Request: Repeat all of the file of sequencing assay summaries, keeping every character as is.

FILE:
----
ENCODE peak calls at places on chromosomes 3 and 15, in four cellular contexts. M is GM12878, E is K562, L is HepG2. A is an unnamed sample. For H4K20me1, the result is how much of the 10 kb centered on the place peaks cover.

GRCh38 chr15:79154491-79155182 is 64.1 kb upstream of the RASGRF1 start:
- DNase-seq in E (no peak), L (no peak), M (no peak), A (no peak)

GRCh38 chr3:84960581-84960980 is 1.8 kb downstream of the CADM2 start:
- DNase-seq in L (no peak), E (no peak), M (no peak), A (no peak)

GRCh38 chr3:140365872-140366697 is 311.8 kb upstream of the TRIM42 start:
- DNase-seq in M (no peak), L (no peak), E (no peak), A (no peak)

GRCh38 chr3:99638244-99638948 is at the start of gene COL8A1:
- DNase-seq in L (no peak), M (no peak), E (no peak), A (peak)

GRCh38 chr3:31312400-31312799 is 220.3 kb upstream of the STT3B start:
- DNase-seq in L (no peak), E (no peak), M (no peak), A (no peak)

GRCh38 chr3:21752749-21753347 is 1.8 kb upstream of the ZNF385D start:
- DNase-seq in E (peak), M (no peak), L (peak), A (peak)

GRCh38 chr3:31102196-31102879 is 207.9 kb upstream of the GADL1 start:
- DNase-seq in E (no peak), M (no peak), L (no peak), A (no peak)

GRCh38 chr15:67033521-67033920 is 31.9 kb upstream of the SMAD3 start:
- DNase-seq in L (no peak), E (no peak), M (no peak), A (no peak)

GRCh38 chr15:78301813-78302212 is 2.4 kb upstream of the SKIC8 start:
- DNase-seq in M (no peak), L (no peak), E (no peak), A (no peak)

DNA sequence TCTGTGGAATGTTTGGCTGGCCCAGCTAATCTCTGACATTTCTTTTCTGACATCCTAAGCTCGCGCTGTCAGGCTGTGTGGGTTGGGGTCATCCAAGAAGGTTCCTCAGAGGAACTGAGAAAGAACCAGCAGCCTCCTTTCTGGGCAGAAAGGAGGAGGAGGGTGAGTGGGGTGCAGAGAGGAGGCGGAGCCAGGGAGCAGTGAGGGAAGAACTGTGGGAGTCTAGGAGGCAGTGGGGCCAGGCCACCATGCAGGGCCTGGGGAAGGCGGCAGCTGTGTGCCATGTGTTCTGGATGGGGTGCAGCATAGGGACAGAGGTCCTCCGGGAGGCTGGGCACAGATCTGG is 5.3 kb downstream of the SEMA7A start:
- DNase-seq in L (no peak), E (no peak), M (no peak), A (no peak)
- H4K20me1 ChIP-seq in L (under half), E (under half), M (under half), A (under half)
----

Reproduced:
ENCODE peak calls at places on chromosomes 3 and 15, in four cellular contexts. M is GM12878, E is K562, L is HepG2. A is an unnamed sample. For H4K20me1, the result is how much of the 10 kb centered on the place peaks cover.

GRCh38 chr15:79154491-79155182 is 64.1 kb upstream of the RASGRF1 start:
- DNase-seq in E (no peak), L (no peak), M (no peak), A (no peak)

GRCh38 chr3:84960581-84960980 is 1.8 kb downstream of the CADM2 start:
- DNase-seq in L (no peak), E (no peak), M (no peak), A (no peak)

GRCh38 chr3:140365872-140366697 is 311.8 kb upstream of the TRIM42 start:
- DNase-seq in M (no peak), L (no peak), E (no peak), A (no peak)

GRCh38 chr3:99638244-99638948 is at the start of gene COL8A1:
- DNase-seq in L (no peak), M (no peak), E (no peak), A (peak)

GRCh38 chr3:31312400-31312799 is 220.3 kb upstream of the STT3B start:
- DNase-seq in L (no peak), E (no peak), M (no peak), A (no peak)

GRCh38 chr3:21752749-21753347 is 1.8 kb upstream of the ZNF385D start:
- DNase-seq in E (peak), M (no peak), L (peak), A (peak)

GRCh38 chr3:31102196-31102879 is 207.9 kb upstream of the GADL1 start:
- DNase-seq in E (no peak), M (no peak), L (no peak), A (no peak)

GRCh38 chr15:67033521-67033920 is 31.9 kb upstream of the SMAD3 start:
- DNase-seq in L (no peak), E (no peak), M (no peak), A (no peak)

GRCh38 chr15:78301813-78302212 is 2.4 kb upstream of the SKIC8 start:
- DNase-seq in M (no peak), L (no peak), E (no peak), A (no peak)

DNA sequence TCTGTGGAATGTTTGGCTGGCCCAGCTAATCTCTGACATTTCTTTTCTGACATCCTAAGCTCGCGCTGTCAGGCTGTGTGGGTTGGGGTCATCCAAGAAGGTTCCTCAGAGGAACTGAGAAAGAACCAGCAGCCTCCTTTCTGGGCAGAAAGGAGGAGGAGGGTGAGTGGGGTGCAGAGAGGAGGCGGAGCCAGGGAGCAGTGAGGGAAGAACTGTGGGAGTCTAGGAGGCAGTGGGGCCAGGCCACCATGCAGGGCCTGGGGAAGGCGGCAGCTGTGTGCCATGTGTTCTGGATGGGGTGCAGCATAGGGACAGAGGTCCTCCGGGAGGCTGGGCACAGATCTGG is 5.3 kb downstream of the SEMA7A start:
- DNase-seq in L (no peak), E (no peak), M (no peak), A (no peak)
- H4K20me1 ChIP-seq in L (under half), E (under half), M (under half), A (under half)